The sports/energy drink market is booming. The marketing gurus would have us believe that their super-duper sports drink is going to make us lift more, run faster, jump higher, ride, climb or play better. Believe it or not, the truth is – if you’re feeling thirsty, your game is already over. The reason why is simple . . . Hydration
Your body is 78% water and all activities of the body require energy and hydration which is dependent upon your body’s ability to convert protein, fat, and carbohydrate to energy. This takes water. Water is also needed to make sure the signals from your brain and neurotransmitters are being properly delivered to the sites that you need to balance, coordinate and perform your sport or activity. Water is also needed for over a thousand other functions. As you can see, water is extremely important, and getting dehydrated is the last thing you want to do.*
The Vital Nutrient
The water the blood uses to control its volume, transport oxygen and carry nutrients begins to change locations in order to bring things under control. Blood vessels dilate pulling free water out of extracellular reserves to thin the blood and circulate the needed oxygen and nutrients.
Without enough water in your system, the blood thickens and the nutrients of oxygen and fuel the muscles need to satisfy the demands of the work we do. While all these changes are taking place inside, you may notice yourself sweating.
The moisture from your perspiration comes in contact with the air and begins to cool you down. That is what is supposed to happen. When you don’t have enough water to supply the demand you need to satisfy normal homeostasis, dehydration begins.
Without enough water you will get tired faster, your muscles will get heavier, you may get light headed or begin having difficulty focusing. You may try to blow it off and push through your body’s signals to hydrate but by the time you get thirsty and want your expensive sports drink, your body has used up its reserves trying to adapt.
You lose approximately 500 to 1000 ml of fluid per hour during a light exercise session which could be about 1 to 2 pounds of body weight. During a more rigorous workout in a hotter environment, you could lose 1500 to 3000 ml of fluid in an hour or about 3 to 7.5 pounds of body weight.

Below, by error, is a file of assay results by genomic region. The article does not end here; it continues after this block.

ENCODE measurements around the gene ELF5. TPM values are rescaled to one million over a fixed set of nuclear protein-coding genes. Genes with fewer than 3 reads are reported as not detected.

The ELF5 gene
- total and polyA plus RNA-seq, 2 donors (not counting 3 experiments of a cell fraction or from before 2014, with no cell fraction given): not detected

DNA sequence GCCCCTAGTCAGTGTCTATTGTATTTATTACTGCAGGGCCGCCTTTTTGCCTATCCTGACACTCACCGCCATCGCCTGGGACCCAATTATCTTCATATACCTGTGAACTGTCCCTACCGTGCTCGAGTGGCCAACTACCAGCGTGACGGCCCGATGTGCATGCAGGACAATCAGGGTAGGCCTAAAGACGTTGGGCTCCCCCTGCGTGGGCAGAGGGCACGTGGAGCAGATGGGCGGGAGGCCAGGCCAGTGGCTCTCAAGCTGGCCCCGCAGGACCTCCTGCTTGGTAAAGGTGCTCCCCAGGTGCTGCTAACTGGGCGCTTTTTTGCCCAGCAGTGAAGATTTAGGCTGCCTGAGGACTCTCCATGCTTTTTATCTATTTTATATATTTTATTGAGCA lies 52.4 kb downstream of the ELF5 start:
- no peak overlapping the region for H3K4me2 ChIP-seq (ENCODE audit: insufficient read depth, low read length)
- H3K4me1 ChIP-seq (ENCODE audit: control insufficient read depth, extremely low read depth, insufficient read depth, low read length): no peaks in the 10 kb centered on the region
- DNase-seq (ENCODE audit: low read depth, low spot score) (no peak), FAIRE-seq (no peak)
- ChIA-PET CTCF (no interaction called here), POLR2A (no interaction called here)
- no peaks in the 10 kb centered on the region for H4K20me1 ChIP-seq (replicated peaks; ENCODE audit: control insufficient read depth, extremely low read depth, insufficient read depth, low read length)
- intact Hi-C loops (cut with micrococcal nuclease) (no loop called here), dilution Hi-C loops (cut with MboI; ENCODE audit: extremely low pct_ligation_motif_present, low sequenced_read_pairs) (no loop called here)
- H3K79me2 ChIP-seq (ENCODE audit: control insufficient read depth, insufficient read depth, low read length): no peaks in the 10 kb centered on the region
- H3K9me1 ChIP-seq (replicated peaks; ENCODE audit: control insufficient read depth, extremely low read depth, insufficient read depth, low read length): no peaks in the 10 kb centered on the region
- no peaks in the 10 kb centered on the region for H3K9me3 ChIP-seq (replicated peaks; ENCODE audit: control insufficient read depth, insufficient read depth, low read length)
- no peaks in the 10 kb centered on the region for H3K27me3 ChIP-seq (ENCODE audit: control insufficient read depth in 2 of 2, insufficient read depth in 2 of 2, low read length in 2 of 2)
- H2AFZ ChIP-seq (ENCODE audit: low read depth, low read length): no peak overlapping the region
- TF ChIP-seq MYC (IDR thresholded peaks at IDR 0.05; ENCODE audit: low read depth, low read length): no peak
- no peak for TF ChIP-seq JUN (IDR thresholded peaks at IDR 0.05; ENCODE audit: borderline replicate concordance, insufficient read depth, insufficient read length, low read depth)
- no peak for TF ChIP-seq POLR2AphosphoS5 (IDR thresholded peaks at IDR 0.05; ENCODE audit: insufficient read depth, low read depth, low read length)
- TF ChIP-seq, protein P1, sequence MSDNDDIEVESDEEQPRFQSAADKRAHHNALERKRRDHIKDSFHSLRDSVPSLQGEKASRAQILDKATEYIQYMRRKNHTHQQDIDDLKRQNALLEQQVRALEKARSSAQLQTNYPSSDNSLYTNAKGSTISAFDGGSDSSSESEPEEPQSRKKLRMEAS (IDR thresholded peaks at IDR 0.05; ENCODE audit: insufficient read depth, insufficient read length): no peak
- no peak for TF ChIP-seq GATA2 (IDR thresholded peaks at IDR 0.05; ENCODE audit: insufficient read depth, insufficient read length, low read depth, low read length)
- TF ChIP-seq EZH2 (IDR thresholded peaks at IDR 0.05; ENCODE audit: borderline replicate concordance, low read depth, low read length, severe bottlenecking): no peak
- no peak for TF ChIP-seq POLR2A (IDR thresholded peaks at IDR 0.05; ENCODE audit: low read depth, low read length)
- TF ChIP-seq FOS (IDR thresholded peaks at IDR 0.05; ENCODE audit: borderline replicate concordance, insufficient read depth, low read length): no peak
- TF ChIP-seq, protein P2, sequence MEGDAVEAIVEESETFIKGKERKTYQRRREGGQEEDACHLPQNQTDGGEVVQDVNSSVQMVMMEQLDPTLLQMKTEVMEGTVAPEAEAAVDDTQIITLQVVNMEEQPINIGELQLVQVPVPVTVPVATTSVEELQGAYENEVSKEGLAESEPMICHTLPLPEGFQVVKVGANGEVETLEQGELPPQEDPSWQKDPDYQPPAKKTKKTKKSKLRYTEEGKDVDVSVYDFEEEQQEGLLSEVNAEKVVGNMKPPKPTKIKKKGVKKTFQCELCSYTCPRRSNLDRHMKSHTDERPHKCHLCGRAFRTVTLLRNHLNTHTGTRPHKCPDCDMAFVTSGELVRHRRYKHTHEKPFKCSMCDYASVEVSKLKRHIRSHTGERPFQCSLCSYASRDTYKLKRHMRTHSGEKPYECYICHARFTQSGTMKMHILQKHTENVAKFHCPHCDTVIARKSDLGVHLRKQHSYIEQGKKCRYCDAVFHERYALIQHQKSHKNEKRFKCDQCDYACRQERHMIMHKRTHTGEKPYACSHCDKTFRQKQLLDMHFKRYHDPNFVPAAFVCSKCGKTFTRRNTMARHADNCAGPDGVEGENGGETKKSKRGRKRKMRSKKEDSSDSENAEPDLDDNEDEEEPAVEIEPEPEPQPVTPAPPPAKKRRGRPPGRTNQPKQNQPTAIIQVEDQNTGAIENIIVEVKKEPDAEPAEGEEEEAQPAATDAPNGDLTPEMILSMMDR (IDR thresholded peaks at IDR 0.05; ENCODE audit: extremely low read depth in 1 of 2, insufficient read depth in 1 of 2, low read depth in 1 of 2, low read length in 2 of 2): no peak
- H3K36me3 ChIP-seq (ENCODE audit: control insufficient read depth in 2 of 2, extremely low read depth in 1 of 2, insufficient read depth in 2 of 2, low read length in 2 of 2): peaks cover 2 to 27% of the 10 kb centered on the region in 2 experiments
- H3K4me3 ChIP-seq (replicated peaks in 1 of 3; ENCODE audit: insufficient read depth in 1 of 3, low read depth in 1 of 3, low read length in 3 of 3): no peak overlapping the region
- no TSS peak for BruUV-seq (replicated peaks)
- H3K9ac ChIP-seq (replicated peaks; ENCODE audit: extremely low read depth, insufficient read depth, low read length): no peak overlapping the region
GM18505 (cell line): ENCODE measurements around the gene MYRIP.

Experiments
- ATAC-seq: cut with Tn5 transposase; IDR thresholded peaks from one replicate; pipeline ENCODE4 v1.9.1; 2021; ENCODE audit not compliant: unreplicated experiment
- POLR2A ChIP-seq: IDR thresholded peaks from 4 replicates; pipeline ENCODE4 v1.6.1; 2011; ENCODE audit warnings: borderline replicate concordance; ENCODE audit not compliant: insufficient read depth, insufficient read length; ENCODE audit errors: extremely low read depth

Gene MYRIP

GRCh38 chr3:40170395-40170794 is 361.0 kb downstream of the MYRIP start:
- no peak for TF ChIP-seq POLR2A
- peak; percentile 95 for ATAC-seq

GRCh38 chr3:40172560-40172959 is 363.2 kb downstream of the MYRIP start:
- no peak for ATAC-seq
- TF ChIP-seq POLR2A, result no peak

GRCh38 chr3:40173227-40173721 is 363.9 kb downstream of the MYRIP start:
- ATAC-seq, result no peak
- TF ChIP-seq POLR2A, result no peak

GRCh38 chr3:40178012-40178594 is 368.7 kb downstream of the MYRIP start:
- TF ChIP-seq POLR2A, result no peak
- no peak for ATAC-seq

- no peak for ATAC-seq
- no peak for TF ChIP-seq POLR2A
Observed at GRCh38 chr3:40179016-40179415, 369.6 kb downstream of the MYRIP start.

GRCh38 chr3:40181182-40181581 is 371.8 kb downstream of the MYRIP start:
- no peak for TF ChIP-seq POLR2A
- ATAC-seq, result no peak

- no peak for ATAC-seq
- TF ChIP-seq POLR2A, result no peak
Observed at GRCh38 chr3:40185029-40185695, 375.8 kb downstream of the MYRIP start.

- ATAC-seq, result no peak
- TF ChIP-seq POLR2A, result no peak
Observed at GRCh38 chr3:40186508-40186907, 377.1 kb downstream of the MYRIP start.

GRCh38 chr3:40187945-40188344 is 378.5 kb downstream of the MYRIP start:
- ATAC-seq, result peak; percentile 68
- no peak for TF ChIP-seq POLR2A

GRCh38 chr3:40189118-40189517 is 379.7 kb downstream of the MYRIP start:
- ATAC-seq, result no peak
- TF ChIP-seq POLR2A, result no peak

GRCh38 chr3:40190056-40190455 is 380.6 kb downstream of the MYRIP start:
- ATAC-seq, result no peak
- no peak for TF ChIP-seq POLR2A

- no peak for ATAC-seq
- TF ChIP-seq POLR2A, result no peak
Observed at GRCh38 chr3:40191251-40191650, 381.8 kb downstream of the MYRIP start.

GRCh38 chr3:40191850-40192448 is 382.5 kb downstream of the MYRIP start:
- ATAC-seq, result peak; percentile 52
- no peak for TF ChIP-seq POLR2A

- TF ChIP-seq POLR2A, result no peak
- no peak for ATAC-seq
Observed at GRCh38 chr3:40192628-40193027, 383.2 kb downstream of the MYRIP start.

What to Do about Hydration
Here are some variables to consider prior to engaging in vigorous activity (workout, sport, etc):
- How much alcohol, coffee or tea have you consumed? Caffeine is a diuretic, as is alcohol. The more of it you drink, the more water you need.
- What medications do I take? Medications like aspirin, ibuprofen, antihistamines, and beta-blockers interfere with normal kidney function and should be compensated for with extra hydration.
- What does my urine look like? When it is clear, you have enough water in your system. The darker your urine the more concentrated the blood and the more at risk you are of dehydrating.
- What am I wearing? Some materials will hold the heat in once soaked with sweat. You want to make sure your clothing is loose fitting and able to breathe.
How Much Water?
We’ve all hear people say that we need to drink 8 eight-ounce glasses of water per day. That, however, is a generality. We are all individuals with individual needs so the following formula is the easiest way to determine how much water you need per day. Simply divide your body weight by 3 and consume that many ounces of water a day – minimum. As an example, a person weighing 150 pounds needs 50 ounces of water – and that’s before even thinking about a beer, coffee, tea or soda.
Don’t take your water needs for granted, especially if you’re working out. Carry a water bottle with you at all times, and sip from it regularly. During your workout, you should take a gulp of water every few minutes. Cut back on your use of diuretics, such as coffee and alcohol. And, finally, check your urine – the lighter it is the more likely that you are on regulating your water intake correctly.
* Fitness Disclaimer
This website offers health, fitness and nutritional information and is designed for educational purposes only. You should not rely on this information as a substitute for, nor does it replace, professional medical advice, diagnosis treatment. The author of this article is not a medical professional.